(Excerpt from the memoir, We Share the Same Sky)
Several years ago, when We Share the Same Sky came out in paperback, my students asked, “Why haven’t you written anything for us?” And I realized, I needed to; after all who can resist the sweet request of so many kids? Not I!
So- I began working on a novel for them. I got about five chapters in and was really beginning to warm up to the book when the idea for CENTIPEDE hit me. I don’t remember now what sparked the idea, but I remember clearly how quickly it took hold and how it expanded and grew almost on its own. It was the same way with the characters; immediately they were there, and just as quickly they seemed to take control of the novel.
I— I had wanted to write a lovely little happy book for my kids. That is not what I ended up with. (The happy little book is the one I set aside for later.) What I ended up with was a Young Adult book that requires a note to parents that it contains adult content, i.e. the book description on the back – Willie survives a murder.
When my students asked me this past week if they could now purchase it on Amazon, I said “yes” and proceeded to remind them that they needed their parents to look it over first. (These kids are eleven and twelve year olds.)
One of my boys, T.P. spoke up and asked, “It’s got some cussin’ in it, don’t it?”
And I had to say, “Well, just a little but only in the beginning, T.”
– “So you cuss, Ms. Mozley?” 🙄
“No, T. but a couple of the characters do at times. It is necessary for them to speak as they really would,” I tried to explain.
T.P. then laughed and told me he was “just tryin’ to get me”.
Oh, these kids today! They do make me smile.
Although the story of CENTIPEDE seemed to write itself, it was difficult at times because I’d never written for kids. For example, when two of my girls first read it through, they came to me and explained they didn’t understand a few things. So, I had to go back and re-write sections, adding hints that were not necessary for a more mature reader. They just didn’t intuitively grasp what I assumed they would.
I tried to get the novel right for my middle school and young adult readers, and still create a story that held the ideals I wanted the piece to express: the importance of nature to the human psyche, love of family, the necessity and importance of security for a child, a child’s inherent resilience, their sense of wonder and the steadfastness to ideals they retain a firm grasp on – and I wanted to include God’s wondrous gift of imagination and the true love of life that kids remain close to.
Willie is my girl. And, I am very proud of her.
I hope the students will love her as well.
When I hear the name William Wordsworth, I think differently than I do when I hear another poet’s name. Wordsworth to me means imagery; superb imagery that allows the reader to visualize nature as the author saw it; imagery that reveals how the poet felt about nature and why! Poems like Lines Composed a Few Miles Above Tintern Abbey, The Tables Turned and The World is too Much With Us, are but a few that reveal the author’s necessary relationship with God’s physical world, and the importance it played in his life –appreciated as it was first encountered in his youth, and then later, as an older gentleman in his reflections of growing up in and around the Lake District. In his introduction to William Wordsworth Selected Poetry, Mark Van Doren claims, “…he is the first great modern poet of England and Europe, and by extension, of America…and since his world is still our world, and since his gifts as a poet were pure and great, we more than ever benefit by his achievements.”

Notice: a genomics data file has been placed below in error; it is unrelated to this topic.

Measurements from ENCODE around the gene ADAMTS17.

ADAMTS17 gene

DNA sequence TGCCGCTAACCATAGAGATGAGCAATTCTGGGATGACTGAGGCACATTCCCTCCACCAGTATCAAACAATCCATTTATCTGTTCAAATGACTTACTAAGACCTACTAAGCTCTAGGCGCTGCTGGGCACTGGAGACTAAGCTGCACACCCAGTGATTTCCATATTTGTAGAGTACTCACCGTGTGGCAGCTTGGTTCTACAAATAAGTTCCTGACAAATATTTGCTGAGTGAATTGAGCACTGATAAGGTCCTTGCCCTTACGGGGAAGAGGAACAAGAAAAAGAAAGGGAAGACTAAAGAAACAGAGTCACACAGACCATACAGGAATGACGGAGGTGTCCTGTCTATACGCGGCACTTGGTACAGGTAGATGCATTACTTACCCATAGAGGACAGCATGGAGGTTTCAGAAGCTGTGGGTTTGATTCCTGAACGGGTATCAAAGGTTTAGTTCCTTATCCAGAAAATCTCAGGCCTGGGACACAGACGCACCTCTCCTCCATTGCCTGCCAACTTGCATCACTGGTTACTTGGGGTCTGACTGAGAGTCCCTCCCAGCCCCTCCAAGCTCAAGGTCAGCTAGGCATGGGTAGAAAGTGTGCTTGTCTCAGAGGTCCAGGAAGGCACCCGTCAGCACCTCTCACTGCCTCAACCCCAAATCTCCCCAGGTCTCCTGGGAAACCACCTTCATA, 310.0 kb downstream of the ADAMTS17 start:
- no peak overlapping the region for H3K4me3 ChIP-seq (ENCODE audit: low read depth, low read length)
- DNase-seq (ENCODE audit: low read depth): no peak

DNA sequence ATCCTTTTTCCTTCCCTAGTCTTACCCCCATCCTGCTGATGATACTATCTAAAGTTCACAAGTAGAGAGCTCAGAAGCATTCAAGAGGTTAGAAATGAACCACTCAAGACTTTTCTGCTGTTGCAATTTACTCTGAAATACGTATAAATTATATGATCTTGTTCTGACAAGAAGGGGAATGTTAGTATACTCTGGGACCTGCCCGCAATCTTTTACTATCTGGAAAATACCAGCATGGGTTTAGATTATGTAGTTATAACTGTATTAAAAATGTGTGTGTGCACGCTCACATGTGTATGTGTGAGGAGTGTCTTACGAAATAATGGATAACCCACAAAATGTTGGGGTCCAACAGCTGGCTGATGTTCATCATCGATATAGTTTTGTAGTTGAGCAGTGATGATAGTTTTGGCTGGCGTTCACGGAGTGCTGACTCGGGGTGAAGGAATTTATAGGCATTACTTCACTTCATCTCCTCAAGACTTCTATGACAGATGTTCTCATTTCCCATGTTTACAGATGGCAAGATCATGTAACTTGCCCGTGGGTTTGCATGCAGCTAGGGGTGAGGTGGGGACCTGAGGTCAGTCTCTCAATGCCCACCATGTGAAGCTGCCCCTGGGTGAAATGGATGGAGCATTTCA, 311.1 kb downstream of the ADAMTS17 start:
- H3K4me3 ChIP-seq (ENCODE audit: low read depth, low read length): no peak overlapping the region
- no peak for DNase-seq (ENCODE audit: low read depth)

Although Wordsworth enjoyed his solitude, he also spent time with a few, select friends including his sister, Dorothy Wordsworth, and Samuel Coleridge both of whom he collaborated with. But was he an artist who preferred kinship with nature above that of kinship with his fellow man? Wordsworth’s relationships influenced his writings. As with most artists and authors, the things taking place in the poet’s life -personally, regionally and nationally -found their way into his works. True love for a sister, admiration for a mentor – held sway on his ideals, his beliefs and therefore shaped the production of particular works.
Within Wordsworth’s poems -not hidden, but up-front and personal -are the sweet, sentimental power of nostalgic memory. Read these lines from Tintern Abbey: “…five summers, with the length/Of five long winters! And I hear/These waters, rolling from their mountain-springs/With a soft inland murmur. –Once again/Do I behold these steep and lofty cliffs.” Again, and again the author returns to this style of reflective thought, as it is fostered through his contact with nature. Wordsworth’s poems have the power to sway a mature reader, who in looking back, does so with longing as well. Do we, as adults, envision a more lovely setting than that which we first looked upon in our youth? Probably. Listen to the description Wordsworth offers: “To look on nature, not as in the hour/Of thoughtless youth; but hearing oftentimes/The still, sad music of humanity/ Nor harsh nor grating, though of ample power/To chasten and subdue.”
Wordsworth was the romantic poet defined, emphasizing intuition over reason. He appreciated the lands around the Lake District and so naturally began participating in walking tours of Europe. He toured the Alps, Italy, France and Switzerland. These travels further influenced his leanings toward nature and its importance on man’s mental health. As Wordsworth’s poetic works gained recognition, he began to discuss freely his thoughts on writing in the “real language of men” where he avoided much of the serious structure previously expected in poetry and placed more emphasis on emotions encountered and felt fully during peaceful times.